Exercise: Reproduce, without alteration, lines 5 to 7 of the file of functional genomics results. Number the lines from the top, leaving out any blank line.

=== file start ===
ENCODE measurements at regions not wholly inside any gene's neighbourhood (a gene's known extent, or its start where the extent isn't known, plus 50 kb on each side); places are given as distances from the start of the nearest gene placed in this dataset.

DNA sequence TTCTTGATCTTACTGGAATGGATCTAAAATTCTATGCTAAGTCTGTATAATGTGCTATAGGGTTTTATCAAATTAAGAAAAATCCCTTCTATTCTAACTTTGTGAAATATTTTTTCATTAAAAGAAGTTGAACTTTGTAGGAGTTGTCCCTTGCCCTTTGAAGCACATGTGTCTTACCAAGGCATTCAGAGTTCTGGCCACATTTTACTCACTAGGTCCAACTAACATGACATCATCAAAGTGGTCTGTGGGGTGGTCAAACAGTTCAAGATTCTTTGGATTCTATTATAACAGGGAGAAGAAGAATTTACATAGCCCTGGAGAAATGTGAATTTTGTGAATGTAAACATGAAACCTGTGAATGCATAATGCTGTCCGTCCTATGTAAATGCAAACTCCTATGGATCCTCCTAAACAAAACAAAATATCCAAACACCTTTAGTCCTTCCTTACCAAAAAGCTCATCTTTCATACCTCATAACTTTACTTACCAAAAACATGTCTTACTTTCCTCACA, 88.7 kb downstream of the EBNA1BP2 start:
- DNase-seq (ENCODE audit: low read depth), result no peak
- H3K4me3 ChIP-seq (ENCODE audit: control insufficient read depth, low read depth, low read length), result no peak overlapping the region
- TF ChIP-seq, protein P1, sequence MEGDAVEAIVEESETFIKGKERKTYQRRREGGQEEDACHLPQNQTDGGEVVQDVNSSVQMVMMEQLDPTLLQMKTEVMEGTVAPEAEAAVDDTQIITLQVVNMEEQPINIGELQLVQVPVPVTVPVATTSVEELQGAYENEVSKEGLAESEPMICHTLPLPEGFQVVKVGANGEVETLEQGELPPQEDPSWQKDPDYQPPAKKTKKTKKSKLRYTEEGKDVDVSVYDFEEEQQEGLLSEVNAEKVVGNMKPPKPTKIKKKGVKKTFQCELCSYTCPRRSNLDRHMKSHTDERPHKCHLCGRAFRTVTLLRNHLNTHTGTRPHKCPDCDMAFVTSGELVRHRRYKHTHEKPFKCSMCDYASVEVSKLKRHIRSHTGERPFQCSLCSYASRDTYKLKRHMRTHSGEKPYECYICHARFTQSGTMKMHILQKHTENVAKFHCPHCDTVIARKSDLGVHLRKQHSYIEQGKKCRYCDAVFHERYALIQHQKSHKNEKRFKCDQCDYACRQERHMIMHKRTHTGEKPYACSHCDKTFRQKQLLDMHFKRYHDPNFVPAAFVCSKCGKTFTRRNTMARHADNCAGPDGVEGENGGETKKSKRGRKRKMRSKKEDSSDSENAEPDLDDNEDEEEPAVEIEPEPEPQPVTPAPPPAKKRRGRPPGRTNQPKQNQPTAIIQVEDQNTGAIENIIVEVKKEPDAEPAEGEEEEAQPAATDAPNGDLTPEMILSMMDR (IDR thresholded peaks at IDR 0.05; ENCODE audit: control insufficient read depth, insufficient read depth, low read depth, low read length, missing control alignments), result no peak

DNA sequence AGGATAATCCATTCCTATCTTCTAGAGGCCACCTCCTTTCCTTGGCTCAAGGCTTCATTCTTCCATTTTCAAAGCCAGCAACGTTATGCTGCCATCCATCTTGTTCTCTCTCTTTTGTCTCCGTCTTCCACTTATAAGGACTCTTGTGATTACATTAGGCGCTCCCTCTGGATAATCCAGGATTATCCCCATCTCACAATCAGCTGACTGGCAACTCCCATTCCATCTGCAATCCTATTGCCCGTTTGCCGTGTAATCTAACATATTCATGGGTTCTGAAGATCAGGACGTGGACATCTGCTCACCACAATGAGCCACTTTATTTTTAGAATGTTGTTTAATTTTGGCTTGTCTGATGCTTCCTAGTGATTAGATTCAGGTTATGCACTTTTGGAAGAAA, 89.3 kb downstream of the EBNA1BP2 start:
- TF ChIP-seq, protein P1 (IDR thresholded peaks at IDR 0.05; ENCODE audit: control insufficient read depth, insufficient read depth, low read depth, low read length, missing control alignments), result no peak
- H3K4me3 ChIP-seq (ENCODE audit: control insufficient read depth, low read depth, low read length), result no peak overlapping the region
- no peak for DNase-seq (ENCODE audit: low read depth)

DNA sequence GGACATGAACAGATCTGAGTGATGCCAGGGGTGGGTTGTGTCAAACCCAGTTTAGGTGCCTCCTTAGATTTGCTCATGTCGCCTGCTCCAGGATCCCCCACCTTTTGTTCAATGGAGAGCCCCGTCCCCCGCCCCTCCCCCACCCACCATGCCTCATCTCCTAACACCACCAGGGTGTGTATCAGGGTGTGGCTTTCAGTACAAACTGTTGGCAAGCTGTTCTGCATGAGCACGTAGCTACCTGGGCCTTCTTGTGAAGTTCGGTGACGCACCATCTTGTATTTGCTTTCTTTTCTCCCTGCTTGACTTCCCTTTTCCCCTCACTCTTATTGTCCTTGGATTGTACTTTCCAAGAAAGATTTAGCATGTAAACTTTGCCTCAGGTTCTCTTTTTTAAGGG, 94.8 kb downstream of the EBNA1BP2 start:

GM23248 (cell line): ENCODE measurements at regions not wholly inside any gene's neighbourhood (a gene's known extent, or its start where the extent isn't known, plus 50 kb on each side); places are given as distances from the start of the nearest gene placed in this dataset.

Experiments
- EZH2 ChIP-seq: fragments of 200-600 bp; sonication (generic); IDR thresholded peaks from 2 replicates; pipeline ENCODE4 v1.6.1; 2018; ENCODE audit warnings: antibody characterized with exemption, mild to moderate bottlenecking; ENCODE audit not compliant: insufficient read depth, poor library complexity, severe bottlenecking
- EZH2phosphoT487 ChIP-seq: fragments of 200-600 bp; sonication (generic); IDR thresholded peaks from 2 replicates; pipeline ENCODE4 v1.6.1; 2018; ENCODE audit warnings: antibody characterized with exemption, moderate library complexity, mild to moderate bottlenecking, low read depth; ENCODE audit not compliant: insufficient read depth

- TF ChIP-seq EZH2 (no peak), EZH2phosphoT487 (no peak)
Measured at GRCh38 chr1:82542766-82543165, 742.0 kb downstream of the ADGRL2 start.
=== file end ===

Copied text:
- TF ChIP-seq, protein P1, sequence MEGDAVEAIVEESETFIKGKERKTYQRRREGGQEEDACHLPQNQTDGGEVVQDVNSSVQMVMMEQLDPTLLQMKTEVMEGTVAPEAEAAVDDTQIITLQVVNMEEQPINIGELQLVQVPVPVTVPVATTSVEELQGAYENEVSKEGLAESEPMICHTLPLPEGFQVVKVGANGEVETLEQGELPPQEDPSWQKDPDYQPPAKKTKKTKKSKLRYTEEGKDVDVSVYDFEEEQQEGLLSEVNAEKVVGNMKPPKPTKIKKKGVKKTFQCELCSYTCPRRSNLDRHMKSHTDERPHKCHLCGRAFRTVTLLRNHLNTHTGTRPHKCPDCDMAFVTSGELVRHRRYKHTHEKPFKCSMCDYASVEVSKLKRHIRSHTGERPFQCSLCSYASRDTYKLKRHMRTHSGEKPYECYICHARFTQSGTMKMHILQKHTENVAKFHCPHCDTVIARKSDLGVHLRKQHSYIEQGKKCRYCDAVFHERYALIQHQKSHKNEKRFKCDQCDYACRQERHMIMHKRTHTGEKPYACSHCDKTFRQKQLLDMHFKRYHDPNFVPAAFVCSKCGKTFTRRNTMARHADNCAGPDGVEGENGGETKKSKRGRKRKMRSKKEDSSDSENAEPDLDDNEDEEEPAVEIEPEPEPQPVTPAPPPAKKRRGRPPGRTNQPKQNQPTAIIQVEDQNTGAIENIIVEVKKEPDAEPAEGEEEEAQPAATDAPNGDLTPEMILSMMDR (IDR thresholded peaks at IDR 0.05; ENCODE audit: control insufficient read depth, insufficient read depth, low read depth, low read length, missing control alignments), result no peak

DNA sequence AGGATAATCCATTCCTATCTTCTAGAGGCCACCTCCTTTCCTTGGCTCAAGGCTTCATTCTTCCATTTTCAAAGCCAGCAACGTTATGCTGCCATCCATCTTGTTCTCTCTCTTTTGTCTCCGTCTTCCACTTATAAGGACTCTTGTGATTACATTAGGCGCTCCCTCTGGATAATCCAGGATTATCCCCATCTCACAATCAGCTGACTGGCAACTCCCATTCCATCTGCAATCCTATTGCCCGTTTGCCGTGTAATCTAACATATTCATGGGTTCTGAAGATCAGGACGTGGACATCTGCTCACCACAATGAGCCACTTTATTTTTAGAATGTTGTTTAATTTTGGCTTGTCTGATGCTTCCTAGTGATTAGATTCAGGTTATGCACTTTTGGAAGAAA, 89.3 kb downstream of the EBNA1BP2 start:
- TF ChIP-seq, protein P1 (IDR thresholded peaks at IDR 0.05; ENCODE audit: control insufficient read depth, insufficient read depth, low read depth, low read length, missing control alignments), result no peak